(Correction: Because of a reporting error, a story in the March 31 City & Region section incorrectly stated that Princeton University announced an expansion of its student aid program for low-income students in response to a 2004 Harvard University initiative. Princeton launched its own expanded student aid programs in 1998 and 2001.)
Harvard University officials said yesterday that students of families making less than $60,000 per year will not have to chip in tuition, a move that comes amid fierce competition for talented students of limited means.
Just two years ago, Harvard promised it would provide enough financial aid for families making $40,000 or less so they did not have to pay any of their own money. The initiative touched off a battle between elite universities to woo a more economically diverse group of students.
Princeton, Yale, the University of Virginia, and other schools responded to Harvard's program by announcing their own expanded aid programs. Ivy League rival University of Pennsylvania upped the ante last week, announcing a similar program for students from ''economically disadvantaged" families making less than $50,000 per year.
MIT expanded its financial aid coverage for low-income students a few weeks ago, but Harvard president Lawrence H. Summers insisted yesterday that the university was simply building on its own successful initiative.
''We always envisioned this as something we would . . . expand with the passage of time," Summers said.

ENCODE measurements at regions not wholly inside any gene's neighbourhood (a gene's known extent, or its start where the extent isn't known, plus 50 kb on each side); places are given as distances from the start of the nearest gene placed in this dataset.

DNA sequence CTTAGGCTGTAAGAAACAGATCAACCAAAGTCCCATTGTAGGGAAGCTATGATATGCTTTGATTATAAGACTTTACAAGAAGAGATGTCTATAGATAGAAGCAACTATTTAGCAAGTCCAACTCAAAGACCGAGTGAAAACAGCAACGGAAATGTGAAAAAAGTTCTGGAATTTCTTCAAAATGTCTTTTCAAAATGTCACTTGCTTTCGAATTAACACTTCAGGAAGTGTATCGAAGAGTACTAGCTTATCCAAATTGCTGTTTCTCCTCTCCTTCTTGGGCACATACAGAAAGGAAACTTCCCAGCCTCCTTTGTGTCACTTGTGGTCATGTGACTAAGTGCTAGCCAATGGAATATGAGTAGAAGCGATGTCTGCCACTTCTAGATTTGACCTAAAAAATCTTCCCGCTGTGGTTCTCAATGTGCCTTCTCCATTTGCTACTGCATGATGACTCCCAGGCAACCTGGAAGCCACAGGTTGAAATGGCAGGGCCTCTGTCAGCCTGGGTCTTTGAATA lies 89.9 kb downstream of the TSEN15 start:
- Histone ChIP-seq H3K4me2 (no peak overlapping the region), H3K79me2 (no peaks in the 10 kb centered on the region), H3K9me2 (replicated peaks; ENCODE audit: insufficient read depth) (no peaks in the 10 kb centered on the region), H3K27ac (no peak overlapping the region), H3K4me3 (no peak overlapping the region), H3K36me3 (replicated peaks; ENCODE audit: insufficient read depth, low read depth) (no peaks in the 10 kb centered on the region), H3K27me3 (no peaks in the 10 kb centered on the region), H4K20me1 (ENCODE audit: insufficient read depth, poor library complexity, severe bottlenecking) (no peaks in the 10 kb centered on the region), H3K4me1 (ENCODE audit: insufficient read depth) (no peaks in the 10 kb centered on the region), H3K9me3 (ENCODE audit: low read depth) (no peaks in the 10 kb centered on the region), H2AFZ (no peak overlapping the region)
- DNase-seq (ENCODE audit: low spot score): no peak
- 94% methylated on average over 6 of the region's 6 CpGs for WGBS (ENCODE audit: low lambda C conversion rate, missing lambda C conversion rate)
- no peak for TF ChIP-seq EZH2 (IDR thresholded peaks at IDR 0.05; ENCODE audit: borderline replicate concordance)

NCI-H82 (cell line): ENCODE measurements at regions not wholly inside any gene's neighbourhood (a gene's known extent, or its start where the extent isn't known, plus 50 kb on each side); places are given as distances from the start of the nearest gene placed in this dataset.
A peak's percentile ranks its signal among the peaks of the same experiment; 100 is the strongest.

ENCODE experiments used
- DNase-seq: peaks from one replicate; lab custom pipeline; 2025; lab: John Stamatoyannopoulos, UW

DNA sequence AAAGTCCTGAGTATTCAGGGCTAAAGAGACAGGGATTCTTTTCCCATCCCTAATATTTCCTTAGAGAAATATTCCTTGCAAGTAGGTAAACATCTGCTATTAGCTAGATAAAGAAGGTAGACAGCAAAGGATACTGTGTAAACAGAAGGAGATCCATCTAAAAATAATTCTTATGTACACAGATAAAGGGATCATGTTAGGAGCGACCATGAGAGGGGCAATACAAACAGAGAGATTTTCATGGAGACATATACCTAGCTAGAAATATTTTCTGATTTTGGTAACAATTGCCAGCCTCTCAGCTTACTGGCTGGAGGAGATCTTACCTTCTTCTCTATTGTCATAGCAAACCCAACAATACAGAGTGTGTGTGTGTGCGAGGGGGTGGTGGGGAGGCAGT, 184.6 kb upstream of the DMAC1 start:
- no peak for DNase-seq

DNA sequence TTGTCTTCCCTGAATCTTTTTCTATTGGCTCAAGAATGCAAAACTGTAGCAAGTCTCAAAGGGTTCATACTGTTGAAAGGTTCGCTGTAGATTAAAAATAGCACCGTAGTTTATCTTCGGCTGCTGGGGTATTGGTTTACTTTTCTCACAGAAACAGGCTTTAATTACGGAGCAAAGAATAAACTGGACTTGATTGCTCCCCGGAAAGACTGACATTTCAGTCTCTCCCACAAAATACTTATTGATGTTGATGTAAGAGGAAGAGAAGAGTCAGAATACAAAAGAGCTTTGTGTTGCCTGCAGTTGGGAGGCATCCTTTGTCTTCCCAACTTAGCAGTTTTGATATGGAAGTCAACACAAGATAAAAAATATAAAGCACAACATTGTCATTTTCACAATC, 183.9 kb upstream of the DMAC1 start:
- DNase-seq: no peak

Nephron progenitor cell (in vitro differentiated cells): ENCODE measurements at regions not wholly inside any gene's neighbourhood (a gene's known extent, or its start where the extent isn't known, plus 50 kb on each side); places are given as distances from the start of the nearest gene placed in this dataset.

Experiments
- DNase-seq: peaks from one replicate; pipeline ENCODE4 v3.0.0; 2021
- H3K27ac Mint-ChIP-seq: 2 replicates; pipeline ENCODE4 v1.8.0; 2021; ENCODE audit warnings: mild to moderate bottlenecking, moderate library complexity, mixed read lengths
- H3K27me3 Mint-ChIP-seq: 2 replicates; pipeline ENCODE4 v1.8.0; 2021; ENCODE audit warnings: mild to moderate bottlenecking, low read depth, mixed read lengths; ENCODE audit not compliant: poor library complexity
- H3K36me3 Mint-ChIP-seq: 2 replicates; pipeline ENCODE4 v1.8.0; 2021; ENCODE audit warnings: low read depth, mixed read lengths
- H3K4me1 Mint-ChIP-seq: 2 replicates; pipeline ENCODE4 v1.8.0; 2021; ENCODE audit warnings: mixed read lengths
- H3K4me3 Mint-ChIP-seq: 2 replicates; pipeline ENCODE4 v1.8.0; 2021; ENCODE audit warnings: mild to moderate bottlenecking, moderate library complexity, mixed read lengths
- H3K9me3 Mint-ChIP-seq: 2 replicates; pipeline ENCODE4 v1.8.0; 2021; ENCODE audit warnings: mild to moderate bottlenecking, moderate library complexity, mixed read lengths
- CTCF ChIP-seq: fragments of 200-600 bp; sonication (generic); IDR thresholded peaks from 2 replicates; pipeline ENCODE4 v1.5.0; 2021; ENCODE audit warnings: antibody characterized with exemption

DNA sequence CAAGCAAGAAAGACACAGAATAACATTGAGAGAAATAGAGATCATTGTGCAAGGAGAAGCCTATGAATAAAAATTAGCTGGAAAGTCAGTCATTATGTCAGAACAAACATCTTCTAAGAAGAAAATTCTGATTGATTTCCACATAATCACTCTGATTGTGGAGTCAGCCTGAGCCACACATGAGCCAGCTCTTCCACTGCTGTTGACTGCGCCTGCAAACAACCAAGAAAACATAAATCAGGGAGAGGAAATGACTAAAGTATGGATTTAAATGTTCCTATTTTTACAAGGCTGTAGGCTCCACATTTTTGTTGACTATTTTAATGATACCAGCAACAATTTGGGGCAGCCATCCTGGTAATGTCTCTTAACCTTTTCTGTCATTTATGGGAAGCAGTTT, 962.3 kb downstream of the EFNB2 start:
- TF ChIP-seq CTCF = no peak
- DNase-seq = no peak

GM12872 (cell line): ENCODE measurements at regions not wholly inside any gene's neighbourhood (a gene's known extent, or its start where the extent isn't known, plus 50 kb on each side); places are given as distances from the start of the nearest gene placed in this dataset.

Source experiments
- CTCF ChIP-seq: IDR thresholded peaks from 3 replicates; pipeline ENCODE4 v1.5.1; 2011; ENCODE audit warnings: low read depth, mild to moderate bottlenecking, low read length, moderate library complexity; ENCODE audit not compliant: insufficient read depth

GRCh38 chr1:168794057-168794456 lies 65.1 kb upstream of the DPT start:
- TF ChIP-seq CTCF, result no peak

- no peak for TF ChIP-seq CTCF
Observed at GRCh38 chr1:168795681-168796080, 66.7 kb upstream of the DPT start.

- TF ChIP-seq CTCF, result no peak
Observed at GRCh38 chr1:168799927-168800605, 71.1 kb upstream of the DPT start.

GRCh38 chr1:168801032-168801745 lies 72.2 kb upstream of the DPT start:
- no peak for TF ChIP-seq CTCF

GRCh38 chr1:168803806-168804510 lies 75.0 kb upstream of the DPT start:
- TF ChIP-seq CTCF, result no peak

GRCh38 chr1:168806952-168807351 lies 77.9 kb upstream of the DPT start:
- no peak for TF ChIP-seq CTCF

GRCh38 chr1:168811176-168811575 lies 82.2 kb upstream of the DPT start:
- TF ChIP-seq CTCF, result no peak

Summers said that the numbers support the move. Harvard's current freshman class has 24 percent more students from families with annual incomes of under $60,000 than their sophomore counterparts. The class that will arrive in September will have 10 percent more students from that income bracket than the current freshmen, he said.
The expansion in Harvard's pool of potential students, he said, has resulted in not just a more economically diverse class, but one of higher academic caliber. ''I have said repeatedly that the larger the lake you fish in, the bigger fish you will catch," Summers said.
Donald Heller, a professor at Penn State's Center for the Study of Higher Education, said he expected a continuation of a ''bidding war" for the relatively small number of poor but highly qualified students who could help redress the lack of economic diversity at private universities and flagship public institutions.
Heller said that Harvard's latest move was significant because it actually moved the line for a free education into range of moderate-income families, who are often defined as having incomes in the low-$50,000 range.
A few dozen of the nation's wealthiest schools have for many years provided substantial financial aid that makes it possible for poor students to attend, yet the percentage of these students remained very low. A 2004 study found that in the most selective US colleges, only 3 percent of students came from the poorest sector of society, and 10 percent came from the bottom half of the socioeconomic spectrum.
Many of the colleges that followed Harvard's lead also launched aggressive advertising campaigns aimed at lower-income students, hoping to counter the image of their universities as educational country clubs for rich white students.
Sandy Baum, an economist at Skidmore College, said she does not expect Harvard's latest move to spark a new round of aid increases at other schools, since it was made possible largely by Harvard's massive $26 billion endowment.
''There are not many other schools who can do this," she said.
Harvard officials also announced a reduction in the mandatory parental contribution for families earning between $60,000 and $80,000 annually.
Annual tuition and room and board at Harvard currently total just over $44,000. University officials said yesterday that two-thirds of Harvard students receive some financial aid, and that the average grant for next year is expected to be $33,000.